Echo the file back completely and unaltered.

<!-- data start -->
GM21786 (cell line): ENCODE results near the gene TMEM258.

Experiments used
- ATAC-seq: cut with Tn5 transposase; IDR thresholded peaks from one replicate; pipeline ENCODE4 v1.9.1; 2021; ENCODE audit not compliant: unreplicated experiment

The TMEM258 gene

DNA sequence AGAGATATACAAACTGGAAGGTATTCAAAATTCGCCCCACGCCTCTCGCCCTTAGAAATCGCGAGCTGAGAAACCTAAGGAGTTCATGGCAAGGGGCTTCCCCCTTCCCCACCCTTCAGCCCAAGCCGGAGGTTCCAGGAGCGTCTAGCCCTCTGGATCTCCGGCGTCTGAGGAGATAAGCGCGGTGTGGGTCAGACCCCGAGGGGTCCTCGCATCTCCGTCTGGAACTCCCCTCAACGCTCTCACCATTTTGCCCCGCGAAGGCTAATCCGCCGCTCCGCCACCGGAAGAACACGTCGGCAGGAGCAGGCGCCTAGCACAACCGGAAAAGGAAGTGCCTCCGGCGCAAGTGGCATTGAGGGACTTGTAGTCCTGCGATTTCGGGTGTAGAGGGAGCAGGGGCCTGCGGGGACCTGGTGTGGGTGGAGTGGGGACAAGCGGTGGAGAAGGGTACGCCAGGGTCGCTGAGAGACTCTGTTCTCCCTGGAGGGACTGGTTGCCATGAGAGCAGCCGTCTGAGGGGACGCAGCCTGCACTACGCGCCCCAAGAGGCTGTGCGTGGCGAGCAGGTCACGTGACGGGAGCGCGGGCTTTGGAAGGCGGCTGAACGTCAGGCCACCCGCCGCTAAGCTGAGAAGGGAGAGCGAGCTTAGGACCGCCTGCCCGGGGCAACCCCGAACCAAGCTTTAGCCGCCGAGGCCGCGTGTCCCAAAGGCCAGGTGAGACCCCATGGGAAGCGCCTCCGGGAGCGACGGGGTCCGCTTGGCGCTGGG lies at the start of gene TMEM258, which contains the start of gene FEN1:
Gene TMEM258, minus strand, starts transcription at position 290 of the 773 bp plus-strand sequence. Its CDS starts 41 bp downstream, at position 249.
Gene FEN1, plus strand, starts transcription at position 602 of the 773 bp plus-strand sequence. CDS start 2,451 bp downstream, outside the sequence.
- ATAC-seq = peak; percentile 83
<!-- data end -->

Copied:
GM21786 (cell line): ENCODE results near the gene TMEM258.

Experiments used
- ATAC-seq: cut with Tn5 transposase; IDR thresholded peaks from one replicate; pipeline ENCODE4 v1.9.1; 2021; ENCODE audit not compliant: unreplicated experiment

The TMEM258 gene

DNA sequence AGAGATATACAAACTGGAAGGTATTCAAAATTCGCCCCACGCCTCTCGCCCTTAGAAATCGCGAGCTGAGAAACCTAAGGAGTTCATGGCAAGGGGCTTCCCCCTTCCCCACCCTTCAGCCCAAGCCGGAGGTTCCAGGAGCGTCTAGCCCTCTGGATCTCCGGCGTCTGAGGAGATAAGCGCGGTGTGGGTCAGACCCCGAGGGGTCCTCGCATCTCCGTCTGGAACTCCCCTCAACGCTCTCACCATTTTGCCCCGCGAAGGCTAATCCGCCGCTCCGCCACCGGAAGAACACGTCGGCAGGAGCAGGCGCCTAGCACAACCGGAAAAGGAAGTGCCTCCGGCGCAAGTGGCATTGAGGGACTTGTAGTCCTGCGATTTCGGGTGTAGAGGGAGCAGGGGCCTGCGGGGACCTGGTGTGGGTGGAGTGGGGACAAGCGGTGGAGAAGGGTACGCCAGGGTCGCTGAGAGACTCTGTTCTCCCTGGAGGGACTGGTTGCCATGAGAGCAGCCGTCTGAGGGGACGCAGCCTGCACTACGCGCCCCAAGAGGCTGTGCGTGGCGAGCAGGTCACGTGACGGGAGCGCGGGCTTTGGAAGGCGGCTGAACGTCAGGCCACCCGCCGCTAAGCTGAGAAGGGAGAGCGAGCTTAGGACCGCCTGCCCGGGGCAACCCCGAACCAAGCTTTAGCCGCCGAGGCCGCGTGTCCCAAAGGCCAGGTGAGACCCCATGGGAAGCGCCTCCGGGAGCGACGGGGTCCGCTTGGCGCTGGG lies at the start of gene TMEM258, which contains the start of gene FEN1:
Gene TMEM258, minus strand, starts transcription at position 290 of the 773 bp plus-strand sequence. Its CDS starts 41 bp downstream, at position 249.
Gene FEN1, plus strand, starts transcription at position 602 of the 773 bp plus-strand sequence. CDS start 2,451 bp downstream, outside the sequence.
- ATAC-seq = peak; percentile 83